While I do not mean to discourage such “workaround” innovations, one has to understand that such grassroots innovations should be scientifically evaluated vis-a-vis their ability to follow/ challenge the scientific truths discovered thus far. If the evaluation dis-proves the scientific truth, it is a great invention!
The question thus is: Are we creating systems or processes to evaluate such grassroots innovations for their “invention” potential or becoming cheer leaders by propagating knowledge about these “workaround” innovations.
And, I feel that by becoming cheer leaders to such crude fixes, are we not absolving ourselves of the responsibility to design and develop world class quality products by applying sound scientific principles using a structured process of innovation?
On a side note, Chotucool is a fridge innovated by Godrej, who is a popular manufacturer of refrigerators in India. This fridge is designed based on the scientific principle of Thermoelectric cooling to cater to the needs of people in rural India.
C) How do we marry a jugaad innovator to a structured process of innovation?
Again taking the example of Mitticool, I sincerely believe that it’s innovator should be provided with scientific knowledge (phase transformation of a liquid in this case) to help him better understand how the mainstream Fridge was built and improved upon over years. If we glorify such grassroots innovations without adequate scientific reasoning and knowledge, there is a risk of undoing the scientific progress that we all as one humanity have made over years.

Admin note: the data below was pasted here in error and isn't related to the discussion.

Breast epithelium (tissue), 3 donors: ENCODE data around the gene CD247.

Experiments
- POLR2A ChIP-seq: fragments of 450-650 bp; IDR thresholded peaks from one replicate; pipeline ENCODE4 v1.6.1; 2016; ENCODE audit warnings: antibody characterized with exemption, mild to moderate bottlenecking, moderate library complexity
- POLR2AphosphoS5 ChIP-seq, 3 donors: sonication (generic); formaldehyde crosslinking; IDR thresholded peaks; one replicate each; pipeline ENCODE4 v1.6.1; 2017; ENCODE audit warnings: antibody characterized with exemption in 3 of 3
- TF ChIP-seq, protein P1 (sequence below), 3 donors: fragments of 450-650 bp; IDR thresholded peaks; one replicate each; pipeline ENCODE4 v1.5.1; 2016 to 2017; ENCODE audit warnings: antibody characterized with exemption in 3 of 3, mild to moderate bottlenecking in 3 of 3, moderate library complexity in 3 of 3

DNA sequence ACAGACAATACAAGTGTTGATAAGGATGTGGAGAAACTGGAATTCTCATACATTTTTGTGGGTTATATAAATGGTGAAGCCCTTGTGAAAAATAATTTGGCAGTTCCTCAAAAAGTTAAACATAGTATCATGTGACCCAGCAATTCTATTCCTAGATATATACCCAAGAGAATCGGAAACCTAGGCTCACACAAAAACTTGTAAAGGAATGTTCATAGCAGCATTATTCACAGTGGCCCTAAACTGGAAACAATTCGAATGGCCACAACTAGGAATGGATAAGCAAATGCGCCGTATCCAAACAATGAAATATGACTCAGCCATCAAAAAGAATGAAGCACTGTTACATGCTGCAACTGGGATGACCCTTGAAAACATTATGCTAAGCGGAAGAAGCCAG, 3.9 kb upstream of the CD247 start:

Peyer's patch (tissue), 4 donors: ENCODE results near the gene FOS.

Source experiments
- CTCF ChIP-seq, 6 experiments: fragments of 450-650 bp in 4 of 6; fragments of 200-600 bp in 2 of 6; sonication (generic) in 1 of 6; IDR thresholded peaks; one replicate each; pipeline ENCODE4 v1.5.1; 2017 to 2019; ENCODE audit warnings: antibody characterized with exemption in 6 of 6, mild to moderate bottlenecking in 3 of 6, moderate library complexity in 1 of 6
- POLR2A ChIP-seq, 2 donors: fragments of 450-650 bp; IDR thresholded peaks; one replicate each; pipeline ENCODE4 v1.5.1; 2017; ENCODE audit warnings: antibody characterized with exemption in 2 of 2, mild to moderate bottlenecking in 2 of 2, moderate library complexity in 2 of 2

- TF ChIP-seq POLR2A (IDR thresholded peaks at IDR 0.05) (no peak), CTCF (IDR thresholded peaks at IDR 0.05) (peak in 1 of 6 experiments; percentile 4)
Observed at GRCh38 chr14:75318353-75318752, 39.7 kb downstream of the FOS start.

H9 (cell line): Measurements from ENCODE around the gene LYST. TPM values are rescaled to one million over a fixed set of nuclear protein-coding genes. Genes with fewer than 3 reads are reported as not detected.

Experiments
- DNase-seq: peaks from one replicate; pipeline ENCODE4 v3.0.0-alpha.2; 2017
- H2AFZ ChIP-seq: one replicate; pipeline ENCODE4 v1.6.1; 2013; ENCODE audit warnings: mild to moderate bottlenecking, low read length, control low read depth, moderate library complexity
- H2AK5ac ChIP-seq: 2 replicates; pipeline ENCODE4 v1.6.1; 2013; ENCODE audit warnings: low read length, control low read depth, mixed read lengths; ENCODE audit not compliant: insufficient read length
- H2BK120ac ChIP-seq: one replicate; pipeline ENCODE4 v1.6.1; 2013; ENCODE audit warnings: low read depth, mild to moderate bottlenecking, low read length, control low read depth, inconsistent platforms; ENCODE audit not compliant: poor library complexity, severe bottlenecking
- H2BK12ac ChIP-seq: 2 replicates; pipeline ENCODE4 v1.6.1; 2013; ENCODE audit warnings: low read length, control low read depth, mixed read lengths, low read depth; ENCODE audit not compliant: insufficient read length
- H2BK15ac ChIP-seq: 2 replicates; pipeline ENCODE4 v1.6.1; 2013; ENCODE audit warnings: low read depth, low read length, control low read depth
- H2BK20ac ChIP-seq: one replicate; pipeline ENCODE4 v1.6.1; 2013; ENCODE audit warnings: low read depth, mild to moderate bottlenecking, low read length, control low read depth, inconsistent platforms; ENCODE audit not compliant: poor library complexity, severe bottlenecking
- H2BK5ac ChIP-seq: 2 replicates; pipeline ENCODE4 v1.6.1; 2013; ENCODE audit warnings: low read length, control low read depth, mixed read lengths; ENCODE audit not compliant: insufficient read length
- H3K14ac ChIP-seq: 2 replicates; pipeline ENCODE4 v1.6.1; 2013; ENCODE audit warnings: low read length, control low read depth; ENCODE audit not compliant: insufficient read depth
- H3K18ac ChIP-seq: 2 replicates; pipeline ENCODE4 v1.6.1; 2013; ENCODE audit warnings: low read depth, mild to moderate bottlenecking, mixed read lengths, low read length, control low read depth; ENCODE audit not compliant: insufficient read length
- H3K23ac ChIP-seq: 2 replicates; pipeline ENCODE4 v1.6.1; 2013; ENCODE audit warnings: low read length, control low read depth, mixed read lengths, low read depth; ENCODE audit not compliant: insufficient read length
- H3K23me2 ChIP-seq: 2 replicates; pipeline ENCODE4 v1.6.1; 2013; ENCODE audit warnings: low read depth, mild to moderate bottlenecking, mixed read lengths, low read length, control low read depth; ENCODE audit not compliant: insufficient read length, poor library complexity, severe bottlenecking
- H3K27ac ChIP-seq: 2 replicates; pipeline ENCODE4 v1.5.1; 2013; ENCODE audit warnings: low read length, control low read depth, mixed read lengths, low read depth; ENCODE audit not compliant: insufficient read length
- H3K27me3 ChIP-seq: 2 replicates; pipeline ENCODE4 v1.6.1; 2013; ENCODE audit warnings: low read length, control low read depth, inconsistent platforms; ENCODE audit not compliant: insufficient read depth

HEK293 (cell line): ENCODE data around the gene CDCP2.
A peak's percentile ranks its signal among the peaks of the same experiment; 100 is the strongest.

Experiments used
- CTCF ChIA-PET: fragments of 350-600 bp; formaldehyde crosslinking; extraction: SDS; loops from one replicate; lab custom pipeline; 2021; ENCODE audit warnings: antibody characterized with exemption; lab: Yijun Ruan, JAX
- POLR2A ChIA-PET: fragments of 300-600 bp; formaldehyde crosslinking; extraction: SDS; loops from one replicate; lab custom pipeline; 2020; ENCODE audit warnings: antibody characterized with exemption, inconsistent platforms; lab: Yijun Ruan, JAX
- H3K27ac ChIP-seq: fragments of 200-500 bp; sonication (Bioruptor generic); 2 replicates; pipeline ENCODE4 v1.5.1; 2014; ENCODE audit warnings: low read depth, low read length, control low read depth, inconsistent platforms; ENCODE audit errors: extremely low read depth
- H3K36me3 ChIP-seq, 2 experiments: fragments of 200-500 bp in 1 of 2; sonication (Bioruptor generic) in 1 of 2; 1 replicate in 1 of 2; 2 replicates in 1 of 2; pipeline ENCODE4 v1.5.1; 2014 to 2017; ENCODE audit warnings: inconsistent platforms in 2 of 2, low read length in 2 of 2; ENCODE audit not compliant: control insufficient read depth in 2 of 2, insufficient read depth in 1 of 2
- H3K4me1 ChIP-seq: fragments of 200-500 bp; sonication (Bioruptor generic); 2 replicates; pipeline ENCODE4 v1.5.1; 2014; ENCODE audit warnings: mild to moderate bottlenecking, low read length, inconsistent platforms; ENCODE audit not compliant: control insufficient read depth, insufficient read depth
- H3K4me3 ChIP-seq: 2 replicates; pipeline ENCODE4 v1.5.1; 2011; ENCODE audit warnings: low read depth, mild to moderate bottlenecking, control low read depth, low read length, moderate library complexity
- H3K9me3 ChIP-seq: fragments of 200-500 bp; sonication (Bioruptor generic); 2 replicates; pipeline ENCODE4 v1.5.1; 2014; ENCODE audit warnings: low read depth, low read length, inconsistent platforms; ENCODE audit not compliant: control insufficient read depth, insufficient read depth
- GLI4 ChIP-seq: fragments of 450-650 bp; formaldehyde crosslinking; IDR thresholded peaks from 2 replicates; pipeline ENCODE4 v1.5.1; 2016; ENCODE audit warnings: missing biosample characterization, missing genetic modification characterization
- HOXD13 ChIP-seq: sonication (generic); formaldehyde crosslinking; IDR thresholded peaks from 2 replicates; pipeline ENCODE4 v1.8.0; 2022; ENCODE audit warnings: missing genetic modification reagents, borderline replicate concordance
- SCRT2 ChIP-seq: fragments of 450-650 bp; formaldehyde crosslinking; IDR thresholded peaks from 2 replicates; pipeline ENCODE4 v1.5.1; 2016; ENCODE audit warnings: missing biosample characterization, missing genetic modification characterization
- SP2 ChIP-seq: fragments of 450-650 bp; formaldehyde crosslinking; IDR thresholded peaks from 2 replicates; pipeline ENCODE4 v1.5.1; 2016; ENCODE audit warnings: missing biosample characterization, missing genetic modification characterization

D) What could be the role of non-profits and public bodies in helping jugaad innovators?
I strongly believe that all the non-profits and public bodies who are working with grassroots innovators should facilitate connections between the grassroots innovators and manufacturing organizations (who have implemented a structured process of innovation) to develop better products that could address the needs of a wider market, which other wise would not be possible.
Building products through the means of such connections in our structured process of innovation is an Open Innovation, which can take place in the fuzzy front-end stages.
In conclusion, structure does not mean fixed and rigid. An etymological definition of structure implies adapting to change that resembles a dynamic movement of what is being structured! That is how societies evolve (e.g., structure of India as defined in our constitution is changed more than 98 times!).
In our PDMA language, there is a term called ‘Lead Users‘. It means: “Users for whom finding a solution to one of their consumer needs is so important that they have modified a current product or invented a new product to solve the need themselves because they have not found a supplier who can solve it for them. When these consumers’ needs are portents of needs that the center of the market will have in the future, their solutions are new product opportunities” – PDMA Glossary.
And, I feel jugaad innovators are the lead users, who can contribute more to the development of world class products by networking with manufacturing organizations as mentioned above.
The biggest challenge as I see in India is: Do we have a critical mass of such manufacturing organizations who have implemented a structured process of innovation – to be able to support a pan-India network of jugaad innovators?